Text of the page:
When I was a student in Year 11, one of the Jesuits at the time decided to show a film in the Theatrette called Romero. This film had a profound impact on me, as I had been unaware of the civil war in El Salvador in the 1970s and 1980s, let alone the heroic role of Archbishop Oscar Romero culminating in his martyrdom while celebrating mass on 24 March 1980. My understanding and horror about the situation of El Salvador was deepened later that year when many of us gathered in the Dalton Chapel for a memorial service for the six Jesuits who were murdered on 16 November 1989 at the University of Central America. Tragically, their housekeeper, Elba Ramos, and her sixteen-year-old daughter, Celina, were also murdered by the soldiers who forced their way into the Jesuit residence.
The gradual transformation of St Oscar Romero into a prophetic and courageous leader is beautifully portrayed in the film. Romero was perceived to be a social conservative, and in many ways was an unlikely choice as the Archbishop of San Salvador in 1977. At the time, his appointment was welcomed by the Salvadorian government, and consequently, many of the priests were disappointed and concerned at how committed he was to social justice. This reputation flowed from his time as a Seminary Rector in the 1960s and as the editor of the conservative San Salvador Archdiocesan newspaper, but this depiction of Romero is not entirely fair or accurate. The film and biographers explore how the seeds for Romero’s transformation as the Archbishop were sown in his younger days as a priest and from his time as the Bishop of Santiago de Maria in a poor, rural part of the country. As the Archbishop of San Salvador, St Oscar Romero spoke out fearlessly against the abuses of the Salvadorian Government, especially during his radio sermons.
The film explores the friendship of Romero with a Jesuit, Fr Rutilio Grande SJ [both pictured left]. Fr Grande was an innovator who ministered to the poor of El Salvador, trying to empower them by setting up base communities of spiritual and social development. Rutilio’s efforts were a threat to the ruling oligarchy and it ultimately led to him being assassinated on 12 March 1977, along with two lay companions – Manuel Solorzano and 16 year old Nelson Rutilio Lemus.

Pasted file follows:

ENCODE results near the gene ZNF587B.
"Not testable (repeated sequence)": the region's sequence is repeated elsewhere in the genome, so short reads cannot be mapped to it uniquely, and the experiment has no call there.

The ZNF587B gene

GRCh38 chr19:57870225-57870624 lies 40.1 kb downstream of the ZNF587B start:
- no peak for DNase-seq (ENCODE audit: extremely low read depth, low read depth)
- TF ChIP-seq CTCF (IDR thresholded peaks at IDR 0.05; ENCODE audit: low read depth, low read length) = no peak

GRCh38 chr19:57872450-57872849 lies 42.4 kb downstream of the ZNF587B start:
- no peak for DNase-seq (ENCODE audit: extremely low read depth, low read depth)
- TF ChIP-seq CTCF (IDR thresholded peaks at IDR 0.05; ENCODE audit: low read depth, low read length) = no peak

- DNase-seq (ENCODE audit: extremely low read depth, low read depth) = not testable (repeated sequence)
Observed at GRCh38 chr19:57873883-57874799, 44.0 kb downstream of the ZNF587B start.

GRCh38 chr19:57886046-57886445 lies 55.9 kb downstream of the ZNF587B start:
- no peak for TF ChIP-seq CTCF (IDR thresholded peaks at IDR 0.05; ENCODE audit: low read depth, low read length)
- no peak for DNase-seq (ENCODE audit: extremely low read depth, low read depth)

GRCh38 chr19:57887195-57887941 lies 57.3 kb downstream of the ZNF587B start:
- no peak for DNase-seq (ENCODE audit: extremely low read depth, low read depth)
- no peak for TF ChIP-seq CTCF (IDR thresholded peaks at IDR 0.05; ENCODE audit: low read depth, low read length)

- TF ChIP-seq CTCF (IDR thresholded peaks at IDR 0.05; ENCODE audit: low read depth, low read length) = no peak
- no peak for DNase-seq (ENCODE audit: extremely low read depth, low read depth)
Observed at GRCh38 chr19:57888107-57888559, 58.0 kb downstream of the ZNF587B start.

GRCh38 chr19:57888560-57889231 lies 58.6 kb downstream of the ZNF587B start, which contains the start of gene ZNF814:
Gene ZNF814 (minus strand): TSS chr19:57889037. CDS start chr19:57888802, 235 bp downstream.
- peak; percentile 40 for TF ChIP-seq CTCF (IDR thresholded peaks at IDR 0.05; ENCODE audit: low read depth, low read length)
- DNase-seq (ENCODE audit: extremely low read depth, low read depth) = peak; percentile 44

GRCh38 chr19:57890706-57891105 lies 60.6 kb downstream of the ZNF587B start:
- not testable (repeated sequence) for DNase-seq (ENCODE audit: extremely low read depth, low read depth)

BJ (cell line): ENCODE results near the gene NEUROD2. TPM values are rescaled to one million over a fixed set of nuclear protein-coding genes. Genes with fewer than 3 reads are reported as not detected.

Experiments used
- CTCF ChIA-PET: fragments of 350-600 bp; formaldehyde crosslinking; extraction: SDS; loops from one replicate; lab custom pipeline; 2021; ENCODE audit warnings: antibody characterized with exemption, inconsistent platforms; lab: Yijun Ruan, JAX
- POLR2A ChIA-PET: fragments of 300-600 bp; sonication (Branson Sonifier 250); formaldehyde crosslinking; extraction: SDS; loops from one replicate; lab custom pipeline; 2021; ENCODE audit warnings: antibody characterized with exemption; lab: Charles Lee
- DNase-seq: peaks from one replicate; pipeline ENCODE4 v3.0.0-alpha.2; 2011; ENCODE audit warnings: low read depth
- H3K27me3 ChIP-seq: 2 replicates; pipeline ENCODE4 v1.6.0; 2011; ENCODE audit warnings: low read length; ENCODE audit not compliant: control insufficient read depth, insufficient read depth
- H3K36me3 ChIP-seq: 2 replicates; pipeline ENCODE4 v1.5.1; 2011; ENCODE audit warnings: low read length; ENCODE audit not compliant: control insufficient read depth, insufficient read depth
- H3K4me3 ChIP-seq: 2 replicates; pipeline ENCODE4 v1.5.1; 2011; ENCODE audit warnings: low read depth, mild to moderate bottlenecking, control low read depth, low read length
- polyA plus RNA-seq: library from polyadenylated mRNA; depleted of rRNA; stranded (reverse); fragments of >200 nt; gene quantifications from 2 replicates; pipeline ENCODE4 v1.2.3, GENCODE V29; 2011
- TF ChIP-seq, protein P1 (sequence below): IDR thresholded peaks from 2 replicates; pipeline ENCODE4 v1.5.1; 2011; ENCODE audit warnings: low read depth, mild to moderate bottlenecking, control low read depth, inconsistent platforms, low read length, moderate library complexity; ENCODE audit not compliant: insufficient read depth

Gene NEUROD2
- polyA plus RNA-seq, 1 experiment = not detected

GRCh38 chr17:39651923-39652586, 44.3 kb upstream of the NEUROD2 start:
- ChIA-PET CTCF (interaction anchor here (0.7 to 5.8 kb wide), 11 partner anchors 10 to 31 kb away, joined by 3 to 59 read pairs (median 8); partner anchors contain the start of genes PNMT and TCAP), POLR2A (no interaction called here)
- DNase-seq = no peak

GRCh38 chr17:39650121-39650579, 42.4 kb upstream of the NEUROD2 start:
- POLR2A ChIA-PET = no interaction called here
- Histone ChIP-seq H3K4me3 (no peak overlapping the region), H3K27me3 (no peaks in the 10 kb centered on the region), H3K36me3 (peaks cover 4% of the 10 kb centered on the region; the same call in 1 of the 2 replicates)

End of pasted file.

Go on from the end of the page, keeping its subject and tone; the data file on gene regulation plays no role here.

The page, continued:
Earlier this year, Pope Francis officially recognised the deaths of Grande and his two companions as martyrdom. Fr Grande was the first priest in El Salvador to be killed before the country’s civil war and his death had a profound impact on the newly appointed Archbishop Romero. Shortly afterward, Romero said, “When I looked at Rutilio lying there dead I thought, ‘If they have killed him for doing what he did, then I too have to walk the same path.’” St Oscar Romero did indeed walk the same path and was canonised in Rome on 14 October 2018.
Earlier this week, it was announced that Fr Rutilio Grande, his two companions, and a Franciscan priest, will be beatified on 22 January 2022. At Grande’s funeral mass, Archbishop Romero preached the following;
“The true reason for Grande’s death was his prophetic and pastoral efforts to raise the consciousness of the people throughout his parish. Father Grande, without offending and forcing himself upon his flock in the practice of their religion, was only slowly forming a genuine community of faith, hope, and love among them, he was making them aware of their dignity as individuals, of their basic rights. His was an effort toward comprehensive human development. This post-Vatican Council ecclesiastical effort is certainly not agreeable to everyone, because it awakens the consciousness of the people. It is work that disturbs many; and to end it, it was necessary to liquidate its proponent. In our case, Father Rutilio Grande.”